In the beginning was the word and the word was god and has remained one of the mysteries ever since. The word was God and the word was flesh we are told. In the beginning of what exactly was this beginning word? In the beginning of WRITTEN history. It is generally assumed that spoken word came before the written word. I suggest that the spoken word as we know it came after the written word. In the beginning was the word and the word was God and the word was flesh … human flesh … In the beginning of WRITING. Animals talk and convey information but they do not write. They cannot make information available to future generations or to animals outside the range of their communication system. This is the crucial distinction between men and other animals. WRITING. Korzybski, who developed the concept of General Semantics, the meaning of meaning, has pointed out this human distinction and described man as ‘the time binding animal’. He can make information to other men over a length of time through writing. Animals talk. They dont write. Now a wise old rat may know a lot about traps and poison but he cannot write a text book on DEATH TRAPS IN YOUR WAREHOUSE for the Reader’s Digest with tactics for ganging up on digs and ferrets and taking care of wise guys who stuff steel wool up our holes. It is doubtful if the spoke word would have ever evolved beyond the animal stage without the written word. The written word ist inferential in HUMAN speech. It would not occur to our wise old rat to assemble the young rats and pass his knowledge along in an aural tradition BECAUSE THE WHOLE CONCEPT OF TIME BINDING COULD NOT OCCUR WITHOUT THE WRITTEN WORD. The written word is of course a symbol for something and in the case of hieroglyphic language writing like Egyptian it may be a symbol for itself that is a picture of what it represents. This is not true of an alphabet language like English. The word leg has no pictorial resemblance to a leg. It refers to the SPOKEN word leg. so we may forget that a written word IS AN IMAGE and that written words are images in sequence that is to say MOVING PICTURES. So any hieroglyphic sequence gives us an immediate working definition for spoken words. Spoken words are verbal units that refer to this pictorial sequence. And what then is the written word? My basis theory is that the written word was literally a virus that made spoken word possible. The word has not been recognized as a virus because it has achieved a state of stable symbiosis with the host…(This symbiotic relationship is now breaking down for reasons I will suggest later.)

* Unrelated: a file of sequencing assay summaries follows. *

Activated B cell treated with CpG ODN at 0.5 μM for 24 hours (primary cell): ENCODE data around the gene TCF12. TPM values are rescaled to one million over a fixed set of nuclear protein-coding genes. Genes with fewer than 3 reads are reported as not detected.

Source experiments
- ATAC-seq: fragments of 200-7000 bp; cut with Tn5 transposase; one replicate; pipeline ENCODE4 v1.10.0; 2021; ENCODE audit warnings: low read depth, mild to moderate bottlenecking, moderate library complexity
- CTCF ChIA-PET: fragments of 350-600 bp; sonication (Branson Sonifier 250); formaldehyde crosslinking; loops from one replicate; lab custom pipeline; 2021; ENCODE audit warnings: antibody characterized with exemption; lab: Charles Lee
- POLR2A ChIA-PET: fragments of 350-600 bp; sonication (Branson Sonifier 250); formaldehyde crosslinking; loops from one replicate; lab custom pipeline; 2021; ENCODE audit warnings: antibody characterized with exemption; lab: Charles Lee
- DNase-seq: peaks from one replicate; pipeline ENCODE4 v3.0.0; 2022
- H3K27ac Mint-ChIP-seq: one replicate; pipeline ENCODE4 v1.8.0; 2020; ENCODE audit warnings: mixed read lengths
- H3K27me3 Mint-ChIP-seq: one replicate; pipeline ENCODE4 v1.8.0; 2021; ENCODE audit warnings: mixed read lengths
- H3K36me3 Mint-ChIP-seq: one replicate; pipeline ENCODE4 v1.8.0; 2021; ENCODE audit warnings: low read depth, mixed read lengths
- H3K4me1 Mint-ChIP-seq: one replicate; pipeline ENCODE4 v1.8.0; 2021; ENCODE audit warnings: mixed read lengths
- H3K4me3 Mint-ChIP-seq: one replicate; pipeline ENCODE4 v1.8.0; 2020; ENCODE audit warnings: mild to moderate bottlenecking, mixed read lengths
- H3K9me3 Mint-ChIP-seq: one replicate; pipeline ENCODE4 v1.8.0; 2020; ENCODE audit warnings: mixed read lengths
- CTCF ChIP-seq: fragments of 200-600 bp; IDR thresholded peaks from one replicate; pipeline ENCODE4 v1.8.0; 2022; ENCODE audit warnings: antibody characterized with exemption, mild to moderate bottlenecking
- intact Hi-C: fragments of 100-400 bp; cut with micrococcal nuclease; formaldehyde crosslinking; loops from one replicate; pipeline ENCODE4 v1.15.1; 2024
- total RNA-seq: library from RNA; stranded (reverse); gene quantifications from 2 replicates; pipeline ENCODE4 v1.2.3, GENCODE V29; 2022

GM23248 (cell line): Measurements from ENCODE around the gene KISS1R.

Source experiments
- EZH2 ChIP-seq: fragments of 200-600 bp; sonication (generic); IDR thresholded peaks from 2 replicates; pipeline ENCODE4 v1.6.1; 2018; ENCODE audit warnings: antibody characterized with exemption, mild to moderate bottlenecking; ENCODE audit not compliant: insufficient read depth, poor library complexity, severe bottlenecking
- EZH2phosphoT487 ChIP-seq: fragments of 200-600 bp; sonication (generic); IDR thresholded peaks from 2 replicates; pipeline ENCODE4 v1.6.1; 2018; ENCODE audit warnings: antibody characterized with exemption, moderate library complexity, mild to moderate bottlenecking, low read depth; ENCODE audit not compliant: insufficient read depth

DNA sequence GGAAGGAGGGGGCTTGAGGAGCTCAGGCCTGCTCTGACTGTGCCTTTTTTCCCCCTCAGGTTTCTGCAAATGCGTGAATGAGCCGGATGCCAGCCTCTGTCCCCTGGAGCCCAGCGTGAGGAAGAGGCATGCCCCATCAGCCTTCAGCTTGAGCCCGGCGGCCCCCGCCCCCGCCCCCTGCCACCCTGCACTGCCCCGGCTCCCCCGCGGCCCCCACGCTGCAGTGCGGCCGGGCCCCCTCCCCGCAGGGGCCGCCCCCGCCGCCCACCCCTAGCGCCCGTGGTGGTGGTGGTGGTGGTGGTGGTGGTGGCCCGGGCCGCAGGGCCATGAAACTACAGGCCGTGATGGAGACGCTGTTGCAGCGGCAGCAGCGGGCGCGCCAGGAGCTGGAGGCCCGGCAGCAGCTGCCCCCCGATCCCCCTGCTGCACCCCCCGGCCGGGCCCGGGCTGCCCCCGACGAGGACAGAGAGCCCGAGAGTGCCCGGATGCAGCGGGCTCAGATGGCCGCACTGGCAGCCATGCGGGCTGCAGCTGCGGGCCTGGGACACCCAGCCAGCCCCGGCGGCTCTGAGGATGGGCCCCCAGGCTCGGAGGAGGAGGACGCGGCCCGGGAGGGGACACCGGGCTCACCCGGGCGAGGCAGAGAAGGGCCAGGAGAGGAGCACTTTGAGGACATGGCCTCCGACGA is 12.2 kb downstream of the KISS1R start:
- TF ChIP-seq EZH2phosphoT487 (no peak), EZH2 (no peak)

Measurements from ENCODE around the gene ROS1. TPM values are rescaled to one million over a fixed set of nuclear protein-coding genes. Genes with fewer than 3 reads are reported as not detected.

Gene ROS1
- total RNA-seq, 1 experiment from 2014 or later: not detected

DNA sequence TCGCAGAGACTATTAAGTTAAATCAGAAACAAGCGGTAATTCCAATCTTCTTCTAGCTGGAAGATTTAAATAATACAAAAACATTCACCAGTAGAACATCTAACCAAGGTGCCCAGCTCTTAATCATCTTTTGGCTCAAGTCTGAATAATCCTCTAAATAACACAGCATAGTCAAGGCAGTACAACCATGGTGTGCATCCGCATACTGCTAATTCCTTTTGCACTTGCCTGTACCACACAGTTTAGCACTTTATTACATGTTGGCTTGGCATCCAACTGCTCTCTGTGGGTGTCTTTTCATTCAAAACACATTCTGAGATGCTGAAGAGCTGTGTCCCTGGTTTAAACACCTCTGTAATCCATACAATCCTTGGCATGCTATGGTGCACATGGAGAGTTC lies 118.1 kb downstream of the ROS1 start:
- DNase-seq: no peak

I quote from MECHANISMS OF VIRUS INFECTION edited by Mr. Wilson Smith, a scientist who really thinks about his subject instead of merely correlating data. He thinks, that is, about the ultimate intentions of the virus organism. In an article entitled VIRUS ADAPTIBILITY AND HOST RESISTANCE by G. Belyavin, speculations as to the biologic goal of the virus species are enlarged … ‘Viruses are obligatory cellular parasites and are thus wholly dependant upon the integrity of the cellular systems they parasitize for their survival in an active state. It is something of a paradox that many viruses ultimately destroy the cells in which they are living…”